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Gesso is more versatile an art supply than you might think, as these common and more unique uses for gesso will display.
What is Gesso?
In simplest terms, gesso is thinned out paint (usually white) with additives such as chalk (gesso actually means chalk in Italian), gypsum, calcium carbonate or whiting that give the paint a bit more texture.
It helps the paint adhere to the surface you are painting on, but there are other uses for gesso as well.
Prepping Surfaces with Gesso
Many commercially purchased canvases for painting are pre-primed with gesso. If you make your own canvases or use other surfaces for painting, starting with a layer — or more than one — of gesso is a great way to ensure the paint won’t soak into the surface.
I do a lot of painting on cardboard (because I’m cheap and I generally have cardboard lying around when I want to paint something; it’s also great for experimenting with paint pouring) so I use gesso when I think of it to keep the paint from soaking into the cardboard.
You can also add extra layers of gesso to primed or unprimed canvases to add texture. It’s recommended to use several layers when working with oil paints, for example, or on canvas or linen. I usually only use one layer of gesso when I prep cardboard and that seems to work fine for my purposes.
Use Gesso to Fix Mistakes
Probably my favorite of the myriad uses for gesso is to cover up mistakes in paintings or projects that I end up not liking as much as I had hoped.
Once I did a painting and I wanted to draw a flower on top in black ink, but I messed it up. After covering the mistake with gesso and painting over it again, you couldn’t tell the flower had ever been there.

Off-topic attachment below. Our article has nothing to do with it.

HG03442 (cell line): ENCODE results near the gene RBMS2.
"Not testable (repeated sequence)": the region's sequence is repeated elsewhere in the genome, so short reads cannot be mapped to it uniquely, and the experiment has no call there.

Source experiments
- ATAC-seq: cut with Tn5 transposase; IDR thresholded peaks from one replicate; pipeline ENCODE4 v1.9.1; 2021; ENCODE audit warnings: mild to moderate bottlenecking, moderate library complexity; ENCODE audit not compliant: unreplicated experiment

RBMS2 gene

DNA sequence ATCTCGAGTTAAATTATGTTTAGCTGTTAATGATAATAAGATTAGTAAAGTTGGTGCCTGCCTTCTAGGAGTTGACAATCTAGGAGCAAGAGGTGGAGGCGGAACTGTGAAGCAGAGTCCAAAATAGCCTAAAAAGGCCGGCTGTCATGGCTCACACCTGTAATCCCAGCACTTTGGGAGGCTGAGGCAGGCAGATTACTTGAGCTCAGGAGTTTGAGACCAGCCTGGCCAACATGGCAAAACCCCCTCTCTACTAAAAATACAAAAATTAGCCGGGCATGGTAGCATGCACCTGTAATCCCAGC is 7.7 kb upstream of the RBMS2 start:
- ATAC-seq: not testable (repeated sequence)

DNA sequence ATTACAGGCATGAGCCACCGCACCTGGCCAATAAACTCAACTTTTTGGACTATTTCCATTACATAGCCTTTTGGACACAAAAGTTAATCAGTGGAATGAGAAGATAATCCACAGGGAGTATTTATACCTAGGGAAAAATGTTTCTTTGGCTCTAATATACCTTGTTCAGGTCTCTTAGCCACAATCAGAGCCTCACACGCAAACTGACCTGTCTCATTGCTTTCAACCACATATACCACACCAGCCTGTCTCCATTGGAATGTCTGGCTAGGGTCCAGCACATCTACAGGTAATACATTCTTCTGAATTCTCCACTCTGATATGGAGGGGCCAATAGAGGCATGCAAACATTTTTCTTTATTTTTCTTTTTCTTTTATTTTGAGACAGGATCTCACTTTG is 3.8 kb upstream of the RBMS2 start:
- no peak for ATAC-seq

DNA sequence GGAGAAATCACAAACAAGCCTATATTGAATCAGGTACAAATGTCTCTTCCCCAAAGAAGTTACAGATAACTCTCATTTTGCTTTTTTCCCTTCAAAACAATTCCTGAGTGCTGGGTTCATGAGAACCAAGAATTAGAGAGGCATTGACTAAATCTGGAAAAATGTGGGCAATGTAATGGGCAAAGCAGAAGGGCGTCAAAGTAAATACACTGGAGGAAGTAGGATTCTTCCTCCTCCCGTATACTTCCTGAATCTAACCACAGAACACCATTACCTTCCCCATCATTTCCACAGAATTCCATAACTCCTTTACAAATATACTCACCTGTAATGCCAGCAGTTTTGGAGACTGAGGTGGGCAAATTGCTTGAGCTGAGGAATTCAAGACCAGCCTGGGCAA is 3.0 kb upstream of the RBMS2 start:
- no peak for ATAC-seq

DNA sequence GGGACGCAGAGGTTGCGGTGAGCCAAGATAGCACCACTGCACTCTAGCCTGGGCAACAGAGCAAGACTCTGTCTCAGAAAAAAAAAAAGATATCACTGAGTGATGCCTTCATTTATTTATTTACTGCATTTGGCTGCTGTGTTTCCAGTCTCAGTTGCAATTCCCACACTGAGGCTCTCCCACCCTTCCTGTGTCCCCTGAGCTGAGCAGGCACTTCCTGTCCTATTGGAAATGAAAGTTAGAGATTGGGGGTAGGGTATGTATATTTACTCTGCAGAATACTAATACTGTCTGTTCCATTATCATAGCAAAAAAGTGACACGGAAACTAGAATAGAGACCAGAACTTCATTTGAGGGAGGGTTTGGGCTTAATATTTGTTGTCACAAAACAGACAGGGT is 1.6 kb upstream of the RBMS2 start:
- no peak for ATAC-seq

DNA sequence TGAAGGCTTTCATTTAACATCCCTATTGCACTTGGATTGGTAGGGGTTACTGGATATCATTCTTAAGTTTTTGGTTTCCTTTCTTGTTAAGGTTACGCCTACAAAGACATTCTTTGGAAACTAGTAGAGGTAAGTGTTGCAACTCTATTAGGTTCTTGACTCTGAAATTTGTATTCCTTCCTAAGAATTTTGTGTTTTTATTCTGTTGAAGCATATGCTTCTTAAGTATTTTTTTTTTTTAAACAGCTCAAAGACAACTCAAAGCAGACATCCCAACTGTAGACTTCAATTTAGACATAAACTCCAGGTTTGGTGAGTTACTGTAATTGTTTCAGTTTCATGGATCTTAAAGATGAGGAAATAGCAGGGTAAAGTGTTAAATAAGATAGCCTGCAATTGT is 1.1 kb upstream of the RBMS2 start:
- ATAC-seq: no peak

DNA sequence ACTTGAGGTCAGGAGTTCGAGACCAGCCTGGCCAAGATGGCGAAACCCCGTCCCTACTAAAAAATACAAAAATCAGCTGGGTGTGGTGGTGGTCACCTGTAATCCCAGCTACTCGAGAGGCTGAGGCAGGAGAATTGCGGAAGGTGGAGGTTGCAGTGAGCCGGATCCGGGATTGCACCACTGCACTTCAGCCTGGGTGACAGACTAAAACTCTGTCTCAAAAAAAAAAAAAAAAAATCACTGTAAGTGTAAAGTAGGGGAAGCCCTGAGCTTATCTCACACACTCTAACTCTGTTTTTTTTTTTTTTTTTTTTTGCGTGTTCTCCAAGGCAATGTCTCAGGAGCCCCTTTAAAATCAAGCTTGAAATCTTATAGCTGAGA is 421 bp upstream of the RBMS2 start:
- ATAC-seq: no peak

My daughter did a messy painting on a big canvas at a friend’s birthday party many years ago, and she wants to paint over it to make it something she’d like in her room now. We are going to gesso it and let her start over.
Using Gesso in Your Art Journal
I once tried making an old book into an art journal by covering the pages with gesso. This wasn’t super successful because I used a glossy board book, but the idea is sound. Adding gesso to paper makes it stronger and keeps paint and ink from soaking through.
By giving the paper a little more texture, gesso gives paint, ink and other things you might add to your pages something to hold onto. It can be used just to add texture and, again, to cover up things you end up not liking or to partially obscure things so you can add another layer to your project.
If you’re planning to use a lot of paint or heavy embellishments on an art journal page, you can also gesso both sides, as this post from Artists Journals Blog suggests.
Gesso as a Paint Lightener
As I was searching online for different uses for gesso, I found this comment from artist Jo Toye that she uses gesso instead of white paint to make a tinted color.
She says she likes the matte finish that gesso gives to paint, and that gesso is less expensive than white acrylic paint (especially if you make your own), making it an economical way to change the color of your paint without having to buy different tints.
More Cool Uses for Gesso
I definitely haven’t tried everything that you can do with gesso, but it is a really cool and versatile material. As soon as I find a stencil I’m going to try this technique from Lynda Heines using gesso to make a textured stencil as the background for a journal page (it could make a cool card, too).
The Stampington blog also has a great collection of ideas for using gesso, including as an alternative to chalk paint and as a whitewash layer over something you’ve already painted. How cool is that?
How do you use gesso in your creative practice? I’d love to hear your ideas!